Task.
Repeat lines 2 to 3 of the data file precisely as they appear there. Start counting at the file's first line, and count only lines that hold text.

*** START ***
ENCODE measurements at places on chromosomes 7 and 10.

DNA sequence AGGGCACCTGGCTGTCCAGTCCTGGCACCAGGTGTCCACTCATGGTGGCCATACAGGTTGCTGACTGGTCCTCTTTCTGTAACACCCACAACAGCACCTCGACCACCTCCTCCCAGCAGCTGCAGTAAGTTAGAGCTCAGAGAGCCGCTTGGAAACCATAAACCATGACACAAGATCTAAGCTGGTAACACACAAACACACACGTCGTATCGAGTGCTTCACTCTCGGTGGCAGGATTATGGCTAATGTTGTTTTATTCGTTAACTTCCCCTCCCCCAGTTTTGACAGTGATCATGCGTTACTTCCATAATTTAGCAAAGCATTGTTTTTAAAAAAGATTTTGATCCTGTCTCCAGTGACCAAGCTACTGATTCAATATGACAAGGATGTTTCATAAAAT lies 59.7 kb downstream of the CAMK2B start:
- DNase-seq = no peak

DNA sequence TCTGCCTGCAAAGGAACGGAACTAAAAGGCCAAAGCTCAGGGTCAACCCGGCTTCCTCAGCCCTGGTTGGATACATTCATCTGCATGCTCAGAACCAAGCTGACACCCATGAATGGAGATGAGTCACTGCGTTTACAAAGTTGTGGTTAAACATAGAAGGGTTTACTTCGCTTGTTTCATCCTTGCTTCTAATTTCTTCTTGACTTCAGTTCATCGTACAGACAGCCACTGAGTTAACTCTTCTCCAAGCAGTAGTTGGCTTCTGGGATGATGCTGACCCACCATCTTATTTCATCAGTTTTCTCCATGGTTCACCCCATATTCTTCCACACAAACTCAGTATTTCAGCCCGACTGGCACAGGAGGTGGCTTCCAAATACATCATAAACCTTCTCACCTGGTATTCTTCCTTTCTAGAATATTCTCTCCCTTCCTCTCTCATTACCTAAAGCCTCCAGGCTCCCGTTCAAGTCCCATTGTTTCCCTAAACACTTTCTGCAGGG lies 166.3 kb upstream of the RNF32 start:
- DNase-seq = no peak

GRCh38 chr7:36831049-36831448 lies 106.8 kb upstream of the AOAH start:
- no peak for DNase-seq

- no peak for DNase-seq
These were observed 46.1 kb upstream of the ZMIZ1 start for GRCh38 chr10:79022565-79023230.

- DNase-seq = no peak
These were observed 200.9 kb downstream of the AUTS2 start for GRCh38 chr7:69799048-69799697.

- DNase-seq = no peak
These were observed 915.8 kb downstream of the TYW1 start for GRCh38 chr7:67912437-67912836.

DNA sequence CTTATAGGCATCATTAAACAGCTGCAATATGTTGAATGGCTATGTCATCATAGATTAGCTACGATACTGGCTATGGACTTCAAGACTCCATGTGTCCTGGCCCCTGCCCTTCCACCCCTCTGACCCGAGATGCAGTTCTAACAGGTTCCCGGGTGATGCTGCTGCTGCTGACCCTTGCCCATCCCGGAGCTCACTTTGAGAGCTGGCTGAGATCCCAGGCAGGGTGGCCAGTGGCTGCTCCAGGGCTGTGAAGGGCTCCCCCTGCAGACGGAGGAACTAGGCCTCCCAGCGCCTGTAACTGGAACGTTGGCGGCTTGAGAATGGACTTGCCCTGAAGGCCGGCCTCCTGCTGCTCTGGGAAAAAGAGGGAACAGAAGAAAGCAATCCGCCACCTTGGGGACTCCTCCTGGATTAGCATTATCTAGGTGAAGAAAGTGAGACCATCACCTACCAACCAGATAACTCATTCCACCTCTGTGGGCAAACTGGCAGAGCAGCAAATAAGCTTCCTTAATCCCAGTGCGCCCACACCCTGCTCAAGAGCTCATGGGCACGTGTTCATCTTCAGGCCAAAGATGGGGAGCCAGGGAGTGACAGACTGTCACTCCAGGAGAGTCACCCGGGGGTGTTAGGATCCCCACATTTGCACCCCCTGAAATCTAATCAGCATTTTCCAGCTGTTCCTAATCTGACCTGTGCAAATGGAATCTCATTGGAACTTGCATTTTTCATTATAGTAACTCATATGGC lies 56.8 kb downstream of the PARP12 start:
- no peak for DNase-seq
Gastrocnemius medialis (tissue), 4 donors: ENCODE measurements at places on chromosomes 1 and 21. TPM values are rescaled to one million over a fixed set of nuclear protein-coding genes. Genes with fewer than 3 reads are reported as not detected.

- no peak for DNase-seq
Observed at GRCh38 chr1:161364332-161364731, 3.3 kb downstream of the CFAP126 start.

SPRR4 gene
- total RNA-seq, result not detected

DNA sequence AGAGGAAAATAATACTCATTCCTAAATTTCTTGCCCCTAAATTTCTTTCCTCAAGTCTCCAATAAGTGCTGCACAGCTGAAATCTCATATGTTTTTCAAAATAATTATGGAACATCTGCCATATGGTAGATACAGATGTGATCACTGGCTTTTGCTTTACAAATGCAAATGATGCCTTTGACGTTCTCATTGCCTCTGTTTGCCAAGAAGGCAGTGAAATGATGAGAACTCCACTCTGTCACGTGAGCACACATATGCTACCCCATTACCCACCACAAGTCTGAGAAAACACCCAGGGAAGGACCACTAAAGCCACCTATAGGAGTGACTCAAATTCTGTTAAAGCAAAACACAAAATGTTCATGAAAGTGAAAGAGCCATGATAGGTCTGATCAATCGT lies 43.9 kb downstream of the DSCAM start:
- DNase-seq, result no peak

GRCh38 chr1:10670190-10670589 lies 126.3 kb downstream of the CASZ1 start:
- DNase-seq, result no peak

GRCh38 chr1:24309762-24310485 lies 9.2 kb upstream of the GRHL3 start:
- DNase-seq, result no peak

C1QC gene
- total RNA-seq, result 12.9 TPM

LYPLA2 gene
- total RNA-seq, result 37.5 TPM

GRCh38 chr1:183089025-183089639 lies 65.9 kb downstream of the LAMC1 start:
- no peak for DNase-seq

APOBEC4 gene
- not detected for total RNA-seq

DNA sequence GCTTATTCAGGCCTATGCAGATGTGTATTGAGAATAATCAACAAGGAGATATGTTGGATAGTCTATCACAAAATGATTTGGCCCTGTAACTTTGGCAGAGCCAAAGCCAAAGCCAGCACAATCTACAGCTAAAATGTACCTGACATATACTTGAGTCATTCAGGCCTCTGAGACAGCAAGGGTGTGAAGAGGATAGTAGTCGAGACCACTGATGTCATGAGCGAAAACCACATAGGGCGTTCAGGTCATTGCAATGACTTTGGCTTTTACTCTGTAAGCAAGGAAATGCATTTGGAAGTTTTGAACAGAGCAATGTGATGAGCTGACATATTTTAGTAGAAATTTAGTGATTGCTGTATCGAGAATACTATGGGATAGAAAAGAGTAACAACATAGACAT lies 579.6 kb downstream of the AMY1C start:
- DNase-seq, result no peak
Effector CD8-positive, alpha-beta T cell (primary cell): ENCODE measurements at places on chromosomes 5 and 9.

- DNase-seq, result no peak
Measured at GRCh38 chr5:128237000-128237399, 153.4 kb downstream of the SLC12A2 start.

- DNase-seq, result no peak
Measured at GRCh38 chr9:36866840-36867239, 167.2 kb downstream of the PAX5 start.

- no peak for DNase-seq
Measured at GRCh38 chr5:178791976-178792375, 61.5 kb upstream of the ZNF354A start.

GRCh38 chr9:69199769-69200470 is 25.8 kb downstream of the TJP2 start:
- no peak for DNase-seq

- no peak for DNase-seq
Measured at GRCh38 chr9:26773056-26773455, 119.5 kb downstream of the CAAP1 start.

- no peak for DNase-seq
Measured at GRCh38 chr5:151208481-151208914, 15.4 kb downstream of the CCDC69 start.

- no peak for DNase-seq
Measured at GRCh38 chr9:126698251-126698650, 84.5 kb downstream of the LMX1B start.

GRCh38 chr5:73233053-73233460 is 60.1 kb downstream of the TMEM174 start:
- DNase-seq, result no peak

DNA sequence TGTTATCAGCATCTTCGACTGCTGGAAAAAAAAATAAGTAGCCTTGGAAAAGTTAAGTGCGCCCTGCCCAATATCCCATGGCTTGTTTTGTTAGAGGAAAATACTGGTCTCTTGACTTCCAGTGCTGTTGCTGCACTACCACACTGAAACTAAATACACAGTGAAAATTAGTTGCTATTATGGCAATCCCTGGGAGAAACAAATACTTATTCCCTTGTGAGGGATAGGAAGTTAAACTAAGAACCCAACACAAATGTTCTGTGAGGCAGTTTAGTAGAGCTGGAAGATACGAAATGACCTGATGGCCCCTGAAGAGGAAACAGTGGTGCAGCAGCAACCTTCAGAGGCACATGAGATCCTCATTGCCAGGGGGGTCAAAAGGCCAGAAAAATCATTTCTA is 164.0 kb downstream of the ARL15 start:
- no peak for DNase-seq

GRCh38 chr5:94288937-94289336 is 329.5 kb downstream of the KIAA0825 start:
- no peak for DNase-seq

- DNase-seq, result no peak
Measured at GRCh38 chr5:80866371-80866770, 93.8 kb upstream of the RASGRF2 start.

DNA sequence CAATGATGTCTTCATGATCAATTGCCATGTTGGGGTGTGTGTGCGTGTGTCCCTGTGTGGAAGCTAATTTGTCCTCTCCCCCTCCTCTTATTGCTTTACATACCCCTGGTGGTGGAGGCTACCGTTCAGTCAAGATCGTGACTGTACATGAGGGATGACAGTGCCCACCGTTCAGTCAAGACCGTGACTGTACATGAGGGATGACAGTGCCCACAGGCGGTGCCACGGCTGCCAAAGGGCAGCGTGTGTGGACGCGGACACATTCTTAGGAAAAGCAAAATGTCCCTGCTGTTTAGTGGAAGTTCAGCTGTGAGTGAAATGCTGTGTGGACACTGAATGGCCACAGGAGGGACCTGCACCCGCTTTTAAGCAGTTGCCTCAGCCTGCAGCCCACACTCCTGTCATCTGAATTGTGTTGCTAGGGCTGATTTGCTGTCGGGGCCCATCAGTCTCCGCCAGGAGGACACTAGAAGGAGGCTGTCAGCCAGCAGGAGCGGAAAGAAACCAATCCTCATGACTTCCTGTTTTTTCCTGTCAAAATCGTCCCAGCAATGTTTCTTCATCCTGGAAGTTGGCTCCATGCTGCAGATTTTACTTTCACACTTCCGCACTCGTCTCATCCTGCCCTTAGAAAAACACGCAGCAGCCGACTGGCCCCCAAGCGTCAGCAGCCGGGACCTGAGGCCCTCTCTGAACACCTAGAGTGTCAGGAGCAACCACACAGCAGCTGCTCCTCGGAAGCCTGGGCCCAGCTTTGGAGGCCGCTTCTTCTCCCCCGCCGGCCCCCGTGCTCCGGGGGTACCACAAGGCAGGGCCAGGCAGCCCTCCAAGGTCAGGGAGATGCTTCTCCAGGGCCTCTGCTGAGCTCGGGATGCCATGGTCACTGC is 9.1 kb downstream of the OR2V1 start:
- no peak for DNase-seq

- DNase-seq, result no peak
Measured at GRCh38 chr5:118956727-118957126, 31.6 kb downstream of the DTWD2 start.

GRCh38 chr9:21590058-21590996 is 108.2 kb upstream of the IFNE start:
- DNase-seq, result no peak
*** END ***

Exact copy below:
DNA sequence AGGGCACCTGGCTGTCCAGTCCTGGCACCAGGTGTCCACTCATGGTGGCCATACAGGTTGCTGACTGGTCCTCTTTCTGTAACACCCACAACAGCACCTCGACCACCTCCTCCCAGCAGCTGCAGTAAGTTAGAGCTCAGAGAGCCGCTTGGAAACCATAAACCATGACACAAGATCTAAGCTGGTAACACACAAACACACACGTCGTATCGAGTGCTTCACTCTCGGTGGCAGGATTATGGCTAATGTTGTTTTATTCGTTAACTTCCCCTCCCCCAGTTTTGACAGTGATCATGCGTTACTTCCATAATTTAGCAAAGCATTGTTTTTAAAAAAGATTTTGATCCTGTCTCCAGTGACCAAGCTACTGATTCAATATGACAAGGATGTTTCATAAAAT lies 59.7 kb downstream of the CAMK2B start:
- DNase-seq = no peak